The Infrastructure, Investment and Jobs Act and the Inflation Reduction Act together make the largest investment in climate solutions in American history, including millions in new funding to protect communities from wildfire. That’s good news for sure.
But while the new law pledges to make more than 4 million acres of public and private forests across the nation more resilient, more than 4 million acres in California alone have been lost to wildfire in just two years.
The country needs new ways to engage businesses and the public given the gap between available funds and the cost of necessary mitigation actions.
Understanding the priorities and realities across different regions is crucial and a geographic approach can help address the droughts and climate changes that creates incendiary conditions. It allows us to divide and conquer with maps, apps, and data that can be tailored to every organization and individual from the landscape scale down to individual properties with guidance on what we can do to save the forests we love.
Many industry and private-sector players are now using maps, apps, and data to reduce risks. PG&E is busy burying powerlines that are most problematic. Insurers have been flying squadrons of drones and outfitting their own firefighters with maps that focus efforts on saving homes. And ranchers have been grazing livestock in the wildland-urban interface along corridors of greatest consequence to eliminate fast-burning grasses. They all use the latest mapping tools to determine where to act and mark progress on maps—and they’re not alone.
In Napa County, where smoke alone ruins grapes, a detailed community wildfire protection plan is in place. It contains maps with mitigation measures, including fuel breaks to remove trees from more than 1,000 acres around the town of Angwin. This may sound extreme, but high hazards and a history of fire makes this plan essential to protect lives, homes, property, critical infrastructure, and the natural environment—including vineyards.
Land management agencies, local governments, and state emergency management agencies have been assessing properties and giving homeowners tailored maps of what trees, bushes, and other vegetation they should cut. These smart maps go a long way in reducing damages, with proven results.
The combined efforts of individuals and private and public sector actors all help to reduce the danger and negative impacts, but we could be doing more to coordinate the work in every county, town, and state.
More than 22,000 firefighters battle blazes using shared maps with support from the National Interagency Fire Center (NIFC). They can see each other’s actions and the progress being made on every fire. The operational view helps the cadre of wildfire professionals see and act as one during incidents. Likewise, we need a mitigation view to abate the danger presented by tinder-dry forests with high wildfire risk due from extreme weather events, such as Southern California where Santa Ana winds occur every fall.
It’s heart-wrenching to see whole towns go up in flames across the West and around the world with death tolls that increase as fires become more intense and fast-moving. Anyone who’s witnessed unprecedented extreme fires with fire whirls or one of the only recorded fire tornadoes witnessed during the Carr Fire near Redding, California, would agree that all measures must be taken to reduce fire intensity.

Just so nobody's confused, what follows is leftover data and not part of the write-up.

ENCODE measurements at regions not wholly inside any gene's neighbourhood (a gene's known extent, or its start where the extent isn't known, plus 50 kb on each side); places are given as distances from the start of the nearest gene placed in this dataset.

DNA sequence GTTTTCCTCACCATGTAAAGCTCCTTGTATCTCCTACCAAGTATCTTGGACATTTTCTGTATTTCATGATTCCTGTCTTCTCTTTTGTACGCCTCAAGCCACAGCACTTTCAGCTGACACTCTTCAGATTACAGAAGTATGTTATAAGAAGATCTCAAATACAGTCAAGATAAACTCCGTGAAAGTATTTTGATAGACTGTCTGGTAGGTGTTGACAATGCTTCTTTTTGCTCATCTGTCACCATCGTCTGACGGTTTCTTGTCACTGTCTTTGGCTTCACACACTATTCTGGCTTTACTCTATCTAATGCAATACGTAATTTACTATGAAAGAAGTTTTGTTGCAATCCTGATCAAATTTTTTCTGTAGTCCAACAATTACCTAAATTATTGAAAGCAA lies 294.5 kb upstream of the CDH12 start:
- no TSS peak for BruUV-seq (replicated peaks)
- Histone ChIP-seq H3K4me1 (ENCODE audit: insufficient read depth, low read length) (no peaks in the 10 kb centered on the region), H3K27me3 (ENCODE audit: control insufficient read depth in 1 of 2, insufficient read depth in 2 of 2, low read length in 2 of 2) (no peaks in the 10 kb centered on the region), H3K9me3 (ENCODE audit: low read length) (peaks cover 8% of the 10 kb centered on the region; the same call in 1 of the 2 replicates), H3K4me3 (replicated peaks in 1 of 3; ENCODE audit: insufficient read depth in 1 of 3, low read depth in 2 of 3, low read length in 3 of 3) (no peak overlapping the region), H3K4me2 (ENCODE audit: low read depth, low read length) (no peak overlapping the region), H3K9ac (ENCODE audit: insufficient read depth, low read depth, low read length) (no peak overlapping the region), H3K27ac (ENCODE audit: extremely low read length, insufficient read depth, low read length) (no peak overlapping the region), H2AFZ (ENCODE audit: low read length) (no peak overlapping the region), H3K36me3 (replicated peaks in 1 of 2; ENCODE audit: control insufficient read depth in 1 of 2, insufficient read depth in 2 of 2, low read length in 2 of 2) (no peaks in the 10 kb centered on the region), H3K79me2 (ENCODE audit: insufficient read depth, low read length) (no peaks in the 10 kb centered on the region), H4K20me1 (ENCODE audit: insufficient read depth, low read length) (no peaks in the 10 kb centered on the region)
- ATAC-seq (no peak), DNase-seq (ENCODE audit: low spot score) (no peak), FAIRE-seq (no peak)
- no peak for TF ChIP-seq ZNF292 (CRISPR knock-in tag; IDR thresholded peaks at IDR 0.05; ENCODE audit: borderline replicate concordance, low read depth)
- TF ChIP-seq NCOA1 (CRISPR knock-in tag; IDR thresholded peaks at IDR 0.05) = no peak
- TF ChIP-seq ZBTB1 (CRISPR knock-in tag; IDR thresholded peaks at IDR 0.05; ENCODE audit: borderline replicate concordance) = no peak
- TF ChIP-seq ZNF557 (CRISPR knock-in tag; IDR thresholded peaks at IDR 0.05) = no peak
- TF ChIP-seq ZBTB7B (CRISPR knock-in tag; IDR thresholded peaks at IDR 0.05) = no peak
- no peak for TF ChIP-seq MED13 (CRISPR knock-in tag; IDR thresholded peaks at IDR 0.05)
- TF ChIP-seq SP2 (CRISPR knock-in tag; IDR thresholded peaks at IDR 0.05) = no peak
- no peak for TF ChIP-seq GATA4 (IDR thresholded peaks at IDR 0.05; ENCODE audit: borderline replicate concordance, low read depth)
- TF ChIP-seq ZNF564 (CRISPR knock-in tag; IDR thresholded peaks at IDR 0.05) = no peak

Wildfires will continue no matter what, and they are necessary for ecological health across landscapes, but there’s a lot we can do to tamper the extremes. Reducing fuels by thinning forests and using prescribed burns when conditions are appropriate has proven to abate the intensity of fire. When fire burns severely, it can cause the soil to repel water which leads to erosion, landslides, and floods. Taking mitigation measures in advance will reduce the recovery time if a wildfire occurs.
Given the stakes, every landowner should take steps to safeguard their property against the damage from wildfire. Mitigation measures include thinning trees, hardening homes and infrastructure, and following fire resistant landscaping practices. If your county or fire district doesn’t share mitigation measures or provide maps and dashboards to show progress on mitigation measures, then you should strongly consider making the case for it, because of the critical actions it enables. When we’re all working together, and can see each other’s work, it builds community bonds and strengthens overall mitigation efforts.
The remarkable thing about shared maps is how we feel when we contribute. It’s not your map or my map, it’s our map. And we see how our collective power grows as more people join the effort. A shared map provides common ground to prioritize our actions, to put funding to work where it’s most needed, and to rally all resources and assets to the cause.
Technology is the easy part. Many land management agencies, local governments and emergency response organizations already use these mapping tools. We just need to extend them to more stakeholders.
If we all share maps and act where we’re guided, we can tackle the wildfire threat together. In a world that’s too divided, saving our forests is an easy common cause, and maps can guide us there.